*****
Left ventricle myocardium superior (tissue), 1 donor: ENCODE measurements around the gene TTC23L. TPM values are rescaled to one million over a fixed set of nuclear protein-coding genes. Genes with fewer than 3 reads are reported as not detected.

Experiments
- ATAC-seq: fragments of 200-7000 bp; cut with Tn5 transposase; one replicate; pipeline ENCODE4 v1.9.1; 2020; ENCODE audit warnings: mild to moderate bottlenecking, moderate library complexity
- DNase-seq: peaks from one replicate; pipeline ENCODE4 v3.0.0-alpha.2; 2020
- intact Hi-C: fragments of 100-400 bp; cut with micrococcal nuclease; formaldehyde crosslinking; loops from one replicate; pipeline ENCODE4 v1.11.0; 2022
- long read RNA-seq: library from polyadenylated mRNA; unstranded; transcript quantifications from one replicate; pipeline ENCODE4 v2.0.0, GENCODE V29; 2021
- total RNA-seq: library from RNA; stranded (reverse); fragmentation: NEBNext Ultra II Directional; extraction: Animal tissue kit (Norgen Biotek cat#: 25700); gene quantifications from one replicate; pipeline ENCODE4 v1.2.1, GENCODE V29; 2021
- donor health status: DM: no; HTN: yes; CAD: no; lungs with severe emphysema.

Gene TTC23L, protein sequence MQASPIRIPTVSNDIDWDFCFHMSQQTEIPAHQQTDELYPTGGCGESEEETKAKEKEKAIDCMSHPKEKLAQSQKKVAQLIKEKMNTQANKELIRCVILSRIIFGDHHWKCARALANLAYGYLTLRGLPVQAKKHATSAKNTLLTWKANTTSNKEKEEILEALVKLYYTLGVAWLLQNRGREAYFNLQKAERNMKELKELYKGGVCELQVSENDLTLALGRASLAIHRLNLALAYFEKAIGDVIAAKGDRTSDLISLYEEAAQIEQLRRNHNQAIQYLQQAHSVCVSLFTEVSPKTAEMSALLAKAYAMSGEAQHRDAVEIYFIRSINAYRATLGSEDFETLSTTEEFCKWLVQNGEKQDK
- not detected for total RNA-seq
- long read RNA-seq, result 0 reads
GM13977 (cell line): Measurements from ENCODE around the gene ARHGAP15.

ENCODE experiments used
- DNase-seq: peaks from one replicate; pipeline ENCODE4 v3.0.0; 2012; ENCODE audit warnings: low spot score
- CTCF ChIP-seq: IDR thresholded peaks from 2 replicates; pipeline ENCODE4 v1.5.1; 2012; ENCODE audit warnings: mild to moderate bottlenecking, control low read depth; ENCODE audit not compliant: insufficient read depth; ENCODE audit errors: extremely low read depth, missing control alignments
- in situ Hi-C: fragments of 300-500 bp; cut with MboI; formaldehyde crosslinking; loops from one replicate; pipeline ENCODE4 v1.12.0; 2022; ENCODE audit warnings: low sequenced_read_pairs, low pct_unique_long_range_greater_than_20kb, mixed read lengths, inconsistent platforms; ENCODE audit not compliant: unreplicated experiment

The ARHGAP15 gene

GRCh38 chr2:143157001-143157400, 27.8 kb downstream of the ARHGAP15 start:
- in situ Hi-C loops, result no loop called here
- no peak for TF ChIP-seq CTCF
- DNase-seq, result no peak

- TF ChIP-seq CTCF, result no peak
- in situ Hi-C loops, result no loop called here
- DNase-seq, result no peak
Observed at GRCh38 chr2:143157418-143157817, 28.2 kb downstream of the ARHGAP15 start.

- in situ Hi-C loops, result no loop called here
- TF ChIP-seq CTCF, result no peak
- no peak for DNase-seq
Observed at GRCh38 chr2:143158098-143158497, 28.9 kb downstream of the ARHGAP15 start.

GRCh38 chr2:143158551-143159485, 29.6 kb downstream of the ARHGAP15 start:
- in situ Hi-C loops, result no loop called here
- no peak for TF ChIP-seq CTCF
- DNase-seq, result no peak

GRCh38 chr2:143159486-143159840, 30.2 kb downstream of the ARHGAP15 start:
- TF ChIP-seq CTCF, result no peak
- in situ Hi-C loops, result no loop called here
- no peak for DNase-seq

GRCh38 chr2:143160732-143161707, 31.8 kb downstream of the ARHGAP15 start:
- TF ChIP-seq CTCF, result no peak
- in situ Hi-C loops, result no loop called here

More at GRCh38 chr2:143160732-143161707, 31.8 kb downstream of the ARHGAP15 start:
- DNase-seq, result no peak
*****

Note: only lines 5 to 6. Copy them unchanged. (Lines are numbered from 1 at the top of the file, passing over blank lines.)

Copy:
- intact Hi-C: fragments of 100-400 bp; cut with micrococcal nuclease; formaldehyde crosslinking; loops from one replicate; pipeline ENCODE4 v1.11.0; 2022
- long read RNA-seq: library from polyadenylated mRNA; unstranded; transcript quantifications from one replicate; pipeline ENCODE4 v2.0.0, GENCODE V29; 2021